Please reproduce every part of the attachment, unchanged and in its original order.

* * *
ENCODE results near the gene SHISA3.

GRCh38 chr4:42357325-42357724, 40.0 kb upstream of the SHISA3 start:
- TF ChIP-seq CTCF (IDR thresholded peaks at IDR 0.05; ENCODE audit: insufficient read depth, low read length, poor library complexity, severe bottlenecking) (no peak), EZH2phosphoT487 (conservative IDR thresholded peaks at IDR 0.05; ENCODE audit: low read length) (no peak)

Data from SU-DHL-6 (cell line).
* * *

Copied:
ENCODE results near the gene SHISA3.

GRCh38 chr4:42357325-42357724, 40.0 kb upstream of the SHISA3 start:
- TF ChIP-seq CTCF (IDR thresholded peaks at IDR 0.05; ENCODE audit: insufficient read depth, low read length, poor library complexity, severe bottlenecking) (no peak), EZH2phosphoT487 (conservative IDR thresholded peaks at IDR 0.05; ENCODE audit: low read length) (no peak)

Data from SU-DHL-6 (cell line).